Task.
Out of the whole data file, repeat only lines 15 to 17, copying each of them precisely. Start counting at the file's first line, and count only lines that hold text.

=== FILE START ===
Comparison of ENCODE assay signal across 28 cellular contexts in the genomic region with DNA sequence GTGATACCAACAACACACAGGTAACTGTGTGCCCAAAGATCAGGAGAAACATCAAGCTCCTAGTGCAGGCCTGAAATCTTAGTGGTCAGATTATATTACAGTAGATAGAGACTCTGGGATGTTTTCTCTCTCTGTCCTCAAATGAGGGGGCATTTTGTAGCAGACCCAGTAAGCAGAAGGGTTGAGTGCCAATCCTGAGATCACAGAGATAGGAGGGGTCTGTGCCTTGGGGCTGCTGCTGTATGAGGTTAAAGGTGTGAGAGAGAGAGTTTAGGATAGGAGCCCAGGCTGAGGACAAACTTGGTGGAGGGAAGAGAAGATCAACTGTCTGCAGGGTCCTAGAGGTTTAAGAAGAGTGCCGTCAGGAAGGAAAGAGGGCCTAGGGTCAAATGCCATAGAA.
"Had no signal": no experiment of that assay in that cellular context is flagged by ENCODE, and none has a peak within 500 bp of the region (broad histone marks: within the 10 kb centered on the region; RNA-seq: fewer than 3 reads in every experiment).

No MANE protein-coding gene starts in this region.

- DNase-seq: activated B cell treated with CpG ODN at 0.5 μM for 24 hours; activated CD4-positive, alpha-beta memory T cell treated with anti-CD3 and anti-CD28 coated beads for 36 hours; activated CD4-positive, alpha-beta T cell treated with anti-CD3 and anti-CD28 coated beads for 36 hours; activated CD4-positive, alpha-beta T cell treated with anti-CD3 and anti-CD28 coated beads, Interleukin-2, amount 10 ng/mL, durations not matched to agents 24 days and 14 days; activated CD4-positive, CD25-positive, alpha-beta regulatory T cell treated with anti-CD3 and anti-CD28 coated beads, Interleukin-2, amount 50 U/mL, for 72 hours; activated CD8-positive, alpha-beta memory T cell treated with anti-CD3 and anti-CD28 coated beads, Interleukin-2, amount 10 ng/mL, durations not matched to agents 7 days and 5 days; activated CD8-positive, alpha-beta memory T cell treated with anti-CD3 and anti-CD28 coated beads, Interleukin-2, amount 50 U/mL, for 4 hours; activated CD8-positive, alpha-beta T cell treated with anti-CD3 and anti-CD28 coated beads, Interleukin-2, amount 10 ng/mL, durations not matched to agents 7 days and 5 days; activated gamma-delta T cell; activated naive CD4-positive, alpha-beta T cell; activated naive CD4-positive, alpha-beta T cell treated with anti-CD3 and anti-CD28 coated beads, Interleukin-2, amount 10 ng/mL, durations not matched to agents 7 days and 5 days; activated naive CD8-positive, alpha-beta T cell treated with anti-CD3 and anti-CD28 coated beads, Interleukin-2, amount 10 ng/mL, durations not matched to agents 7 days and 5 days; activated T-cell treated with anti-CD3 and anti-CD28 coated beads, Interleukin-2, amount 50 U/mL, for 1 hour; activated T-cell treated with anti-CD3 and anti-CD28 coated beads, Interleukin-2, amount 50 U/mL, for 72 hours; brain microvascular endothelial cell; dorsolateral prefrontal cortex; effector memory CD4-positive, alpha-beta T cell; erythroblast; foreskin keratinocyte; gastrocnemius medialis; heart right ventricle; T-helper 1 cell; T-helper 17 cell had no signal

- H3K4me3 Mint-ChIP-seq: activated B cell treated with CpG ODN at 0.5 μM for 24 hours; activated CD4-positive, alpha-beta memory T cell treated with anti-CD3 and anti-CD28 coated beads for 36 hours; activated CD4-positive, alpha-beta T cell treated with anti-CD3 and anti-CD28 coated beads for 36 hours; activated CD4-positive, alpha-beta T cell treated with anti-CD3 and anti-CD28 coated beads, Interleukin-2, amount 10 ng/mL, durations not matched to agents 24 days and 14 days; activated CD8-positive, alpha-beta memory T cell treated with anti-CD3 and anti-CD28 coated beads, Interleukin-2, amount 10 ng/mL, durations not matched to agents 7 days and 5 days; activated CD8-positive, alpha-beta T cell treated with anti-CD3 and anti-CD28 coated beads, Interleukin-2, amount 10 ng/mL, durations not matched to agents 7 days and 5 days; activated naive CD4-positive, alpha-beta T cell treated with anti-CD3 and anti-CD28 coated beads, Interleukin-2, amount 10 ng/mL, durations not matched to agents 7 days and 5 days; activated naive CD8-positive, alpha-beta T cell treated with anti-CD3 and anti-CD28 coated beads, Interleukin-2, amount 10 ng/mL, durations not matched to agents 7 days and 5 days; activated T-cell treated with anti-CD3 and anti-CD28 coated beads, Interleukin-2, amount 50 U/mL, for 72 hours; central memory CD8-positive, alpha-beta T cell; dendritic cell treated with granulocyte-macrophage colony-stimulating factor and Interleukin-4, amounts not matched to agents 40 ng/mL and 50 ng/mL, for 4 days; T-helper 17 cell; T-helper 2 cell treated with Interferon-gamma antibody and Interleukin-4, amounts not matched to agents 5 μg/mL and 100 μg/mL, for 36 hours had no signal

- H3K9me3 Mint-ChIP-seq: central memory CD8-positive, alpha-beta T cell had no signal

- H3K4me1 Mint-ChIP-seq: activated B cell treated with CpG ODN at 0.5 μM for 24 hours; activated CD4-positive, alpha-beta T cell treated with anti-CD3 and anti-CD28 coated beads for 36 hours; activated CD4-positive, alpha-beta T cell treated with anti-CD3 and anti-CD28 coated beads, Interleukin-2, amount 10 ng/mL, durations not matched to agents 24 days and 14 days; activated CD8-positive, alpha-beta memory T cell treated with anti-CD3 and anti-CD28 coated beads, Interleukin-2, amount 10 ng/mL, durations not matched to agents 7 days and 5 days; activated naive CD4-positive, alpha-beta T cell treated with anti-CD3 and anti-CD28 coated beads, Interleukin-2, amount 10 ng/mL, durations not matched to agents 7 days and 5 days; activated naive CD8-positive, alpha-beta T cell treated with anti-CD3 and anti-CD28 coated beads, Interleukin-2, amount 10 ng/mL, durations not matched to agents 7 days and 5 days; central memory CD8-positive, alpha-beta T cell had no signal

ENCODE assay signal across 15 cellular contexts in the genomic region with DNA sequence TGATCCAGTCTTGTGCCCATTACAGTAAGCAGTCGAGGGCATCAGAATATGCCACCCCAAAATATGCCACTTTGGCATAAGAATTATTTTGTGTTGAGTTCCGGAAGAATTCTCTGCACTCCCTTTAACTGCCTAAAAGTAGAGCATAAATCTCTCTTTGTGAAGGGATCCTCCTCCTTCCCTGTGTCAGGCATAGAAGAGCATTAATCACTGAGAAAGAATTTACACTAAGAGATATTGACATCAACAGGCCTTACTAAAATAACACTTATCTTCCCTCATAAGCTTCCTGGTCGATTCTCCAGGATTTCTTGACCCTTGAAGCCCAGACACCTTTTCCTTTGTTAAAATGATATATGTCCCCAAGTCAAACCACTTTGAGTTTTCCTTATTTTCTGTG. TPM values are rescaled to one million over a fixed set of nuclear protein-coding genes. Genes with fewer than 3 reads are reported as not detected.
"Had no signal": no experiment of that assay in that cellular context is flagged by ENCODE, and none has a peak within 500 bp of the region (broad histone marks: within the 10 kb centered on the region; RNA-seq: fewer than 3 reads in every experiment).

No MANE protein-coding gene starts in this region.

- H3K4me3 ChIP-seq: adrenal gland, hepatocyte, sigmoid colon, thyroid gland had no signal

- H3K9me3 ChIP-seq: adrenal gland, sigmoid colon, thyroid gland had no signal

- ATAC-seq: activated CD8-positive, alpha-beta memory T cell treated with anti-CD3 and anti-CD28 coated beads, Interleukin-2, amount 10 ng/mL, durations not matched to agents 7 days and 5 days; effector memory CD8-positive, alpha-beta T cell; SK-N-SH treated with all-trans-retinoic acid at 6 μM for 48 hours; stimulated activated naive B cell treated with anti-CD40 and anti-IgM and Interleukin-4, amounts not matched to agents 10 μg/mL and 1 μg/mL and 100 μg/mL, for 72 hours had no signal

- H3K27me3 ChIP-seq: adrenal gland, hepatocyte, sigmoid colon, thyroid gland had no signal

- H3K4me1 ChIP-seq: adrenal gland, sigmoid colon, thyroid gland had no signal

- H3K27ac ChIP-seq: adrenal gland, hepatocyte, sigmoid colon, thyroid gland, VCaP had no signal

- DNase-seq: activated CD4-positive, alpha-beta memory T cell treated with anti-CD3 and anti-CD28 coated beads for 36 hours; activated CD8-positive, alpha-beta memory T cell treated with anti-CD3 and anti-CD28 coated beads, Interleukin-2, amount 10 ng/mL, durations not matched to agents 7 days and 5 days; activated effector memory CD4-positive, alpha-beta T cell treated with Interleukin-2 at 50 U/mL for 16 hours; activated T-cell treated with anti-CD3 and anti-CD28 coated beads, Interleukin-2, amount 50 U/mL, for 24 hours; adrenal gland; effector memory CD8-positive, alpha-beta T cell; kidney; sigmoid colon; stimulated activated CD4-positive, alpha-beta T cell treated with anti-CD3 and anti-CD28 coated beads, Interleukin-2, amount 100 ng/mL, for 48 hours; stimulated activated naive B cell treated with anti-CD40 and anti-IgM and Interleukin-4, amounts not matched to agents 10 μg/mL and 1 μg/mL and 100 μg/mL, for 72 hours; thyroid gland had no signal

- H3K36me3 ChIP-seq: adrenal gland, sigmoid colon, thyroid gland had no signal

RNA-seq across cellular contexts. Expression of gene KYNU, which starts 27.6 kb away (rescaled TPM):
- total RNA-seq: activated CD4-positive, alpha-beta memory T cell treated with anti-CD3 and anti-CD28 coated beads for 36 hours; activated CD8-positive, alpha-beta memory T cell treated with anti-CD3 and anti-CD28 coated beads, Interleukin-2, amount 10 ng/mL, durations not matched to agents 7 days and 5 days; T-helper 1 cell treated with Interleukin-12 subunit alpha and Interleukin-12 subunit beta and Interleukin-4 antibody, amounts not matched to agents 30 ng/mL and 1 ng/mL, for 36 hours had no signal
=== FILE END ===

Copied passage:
- H3K4me1 ChIP-seq: adrenal gland, sigmoid colon, thyroid gland had no signal

- H3K27ac ChIP-seq: adrenal gland, hepatocyte, sigmoid colon, thyroid gland, VCaP had no signal

- DNase-seq: activated CD4-positive, alpha-beta memory T cell treated with anti-CD3 and anti-CD28 coated beads for 36 hours; activated CD8-positive, alpha-beta memory T cell treated with anti-CD3 and anti-CD28 coated beads, Interleukin-2, amount 10 ng/mL, durations not matched to agents 7 days and 5 days; activated effector memory CD4-positive, alpha-beta T cell treated with Interleukin-2 at 50 U/mL for 16 hours; activated T-cell treated with anti-CD3 and anti-CD28 coated beads, Interleukin-2, amount 50 U/mL, for 24 hours; adrenal gland; effector memory CD8-positive, alpha-beta T cell; kidney; sigmoid colon; stimulated activated CD4-positive, alpha-beta T cell treated with anti-CD3 and anti-CD28 coated beads, Interleukin-2, amount 100 ng/mL, for 48 hours; stimulated activated naive B cell treated with anti-CD40 and anti-IgM and Interleukin-4, amounts not matched to agents 10 μg/mL and 1 μg/mL and 100 μg/mL, for 72 hours; thyroid gland had no signal